|Numéro de publication||US4169377 A|
|Type de publication||Octroi|
|Numéro de demande||US 05/896,929|
|Date de publication||2 oct. 1979|
|Date de dépôt||17 avr. 1978|
|Date de priorité||17 avr. 1978|
|Numéro de publication||05896929, 896929, US 4169377 A, US 4169377A, US-A-4169377, US4169377 A, US4169377A|
|Inventeurs||William F. Scheib|
|Cessionnaire d'origine||Nalco Chemical Company|
|Exporter la citation||BiBTeX, EndNote, RefMan|
|Citations de brevets (5), Référencé par (42), Classifications (4)|
|Liens externes: USPTO, Cession USPTO, Espacenet|
This invention relates in general to a level sensing system for measuring the quantity of a fluent material in a container, and more particularly to a sensor to be connected to a monitor for a level sensing system.
The sensor of the present invention includes a precast pipe of electrically insulating material having mounted therealong in spaced relation a plurality of pairs of electrodes or contacts which are exposed to the material being sensed. Each pair of electrodes may be considered a probe for sensing the level of material. One electrode of each pair is connected to one resistance member embedded within the pipe. The resistance members, forming a sensor resistance circuit, are connected to a monitor having a remote readout station and which translates the signal from the sensor resistance circuit to a measurement. The electrode pairs below the level of the material are shorted out, thereby leaving only the resistance of the resistance members connected to the electrodes above the level in sensor resistance circuit. Either a liquid or a foam may be sensed or any electrically conductive fluent or flowable material.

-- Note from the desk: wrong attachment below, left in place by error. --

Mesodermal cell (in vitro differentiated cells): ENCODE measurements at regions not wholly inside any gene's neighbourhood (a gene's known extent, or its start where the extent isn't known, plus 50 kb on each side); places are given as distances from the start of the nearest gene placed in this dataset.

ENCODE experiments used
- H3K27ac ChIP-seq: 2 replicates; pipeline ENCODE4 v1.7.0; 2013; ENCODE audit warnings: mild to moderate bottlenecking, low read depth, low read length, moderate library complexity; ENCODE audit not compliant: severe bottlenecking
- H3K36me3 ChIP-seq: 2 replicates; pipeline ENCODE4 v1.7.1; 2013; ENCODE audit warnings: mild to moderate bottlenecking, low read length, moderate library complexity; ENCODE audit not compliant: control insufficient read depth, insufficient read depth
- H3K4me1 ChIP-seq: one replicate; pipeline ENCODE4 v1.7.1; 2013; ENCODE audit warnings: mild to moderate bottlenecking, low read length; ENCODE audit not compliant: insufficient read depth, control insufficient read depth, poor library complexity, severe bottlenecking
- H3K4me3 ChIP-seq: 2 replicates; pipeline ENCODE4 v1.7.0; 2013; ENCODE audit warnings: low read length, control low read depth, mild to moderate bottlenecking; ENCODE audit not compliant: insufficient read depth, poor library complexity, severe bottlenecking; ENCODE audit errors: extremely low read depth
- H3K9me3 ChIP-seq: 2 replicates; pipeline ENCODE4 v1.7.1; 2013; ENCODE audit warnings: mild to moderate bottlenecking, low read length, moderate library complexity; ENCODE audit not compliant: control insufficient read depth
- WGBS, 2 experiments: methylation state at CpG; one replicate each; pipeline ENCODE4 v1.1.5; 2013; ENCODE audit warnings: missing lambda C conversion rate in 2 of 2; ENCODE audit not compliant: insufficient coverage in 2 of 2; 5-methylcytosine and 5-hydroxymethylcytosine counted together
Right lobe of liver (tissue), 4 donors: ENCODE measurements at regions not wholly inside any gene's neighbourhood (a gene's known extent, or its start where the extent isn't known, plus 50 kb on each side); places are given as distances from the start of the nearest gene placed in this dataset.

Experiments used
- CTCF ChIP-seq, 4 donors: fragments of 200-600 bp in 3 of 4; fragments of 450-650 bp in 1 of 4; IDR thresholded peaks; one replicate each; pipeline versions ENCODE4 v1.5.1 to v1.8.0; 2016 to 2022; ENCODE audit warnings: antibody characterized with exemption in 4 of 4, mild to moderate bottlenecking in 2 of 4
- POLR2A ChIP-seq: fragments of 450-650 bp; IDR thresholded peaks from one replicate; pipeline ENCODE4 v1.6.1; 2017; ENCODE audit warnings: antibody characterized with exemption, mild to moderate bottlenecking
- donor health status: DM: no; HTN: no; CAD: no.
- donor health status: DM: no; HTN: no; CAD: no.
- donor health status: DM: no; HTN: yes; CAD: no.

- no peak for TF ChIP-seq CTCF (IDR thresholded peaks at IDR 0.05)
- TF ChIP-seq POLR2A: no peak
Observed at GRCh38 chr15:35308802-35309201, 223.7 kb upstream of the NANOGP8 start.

Heretofore, it has been known to provide sensors of the type disclosed in U.S. Pat. Nos. 3,583,221; 3,653,262; 3,753,200; 3,792,407, and 3,783,689, which include a resistance element that is shorted out below the level of the material and which is constructed by providing a resistance element enclosed by and supported by a jacket diaphragm which when immersed in the material causes progressive contact of the resistance element against a central core or conducting strip to short out the resistance below the level of material. The construction of this sensor is expensive in that it requires special materials, and it is relatively complex in the number of parts used. Operationally, it depends upon the pressure of the material to be actuated, and it is therefore insensitive to foam materials.
The sensor of the present invention is an improvement over the heretofore known types of resistance element sensors in that it is economical to manufacture and can be made from materials which are readily available; it is simpler in structure whereby fewer maintenance problems are encountered; it is completely sealed against the material in the container; and it is capable of sensing foam levels as well as other fluent materials.
It is therefore an object of the present invention to provide a new and improved sensor for use in determining the level of a fluent material in a container and which is economical to make and is of simple construction and rugged to enhance long life.
Other objects, features and advantages of the invention will be apparent from the following detailed disclosure, taken in conjunction with the accompanying sheet of drawings, wherein like reference numerals refer to like parts, in which:
FIG. 1 is a somewhat diagrammatic view of a level sensing system which includes a monitor and the sensor of the present invention which is illustrated as being partly immersed in a container of material;
FIG. 2 is a greatly enlarged transverse cross-sectional view of the sensor taken substantially along line 2--2 of FIG. 1;
FIG. 3 is a greatly enlarged vertical sectional view of the sensor taken substantially along line 3--3 of FIG. 2;
FIG. 4 is a transverse sectional view taken through a modified sensor according to the invention;
FIG. 5 is a transverse sectional view taken through a still further modified sensor according to the present invention;
FIG. 6 is a transverse sectional view taken through a still further modified sensor according to the present invention;
FIG. 7 is a transverse sectional view taken through a still further modified sensor according to the present invention;
FIG. 8 is a transverse sectional view taken through a still further modified sensor according to the present invention;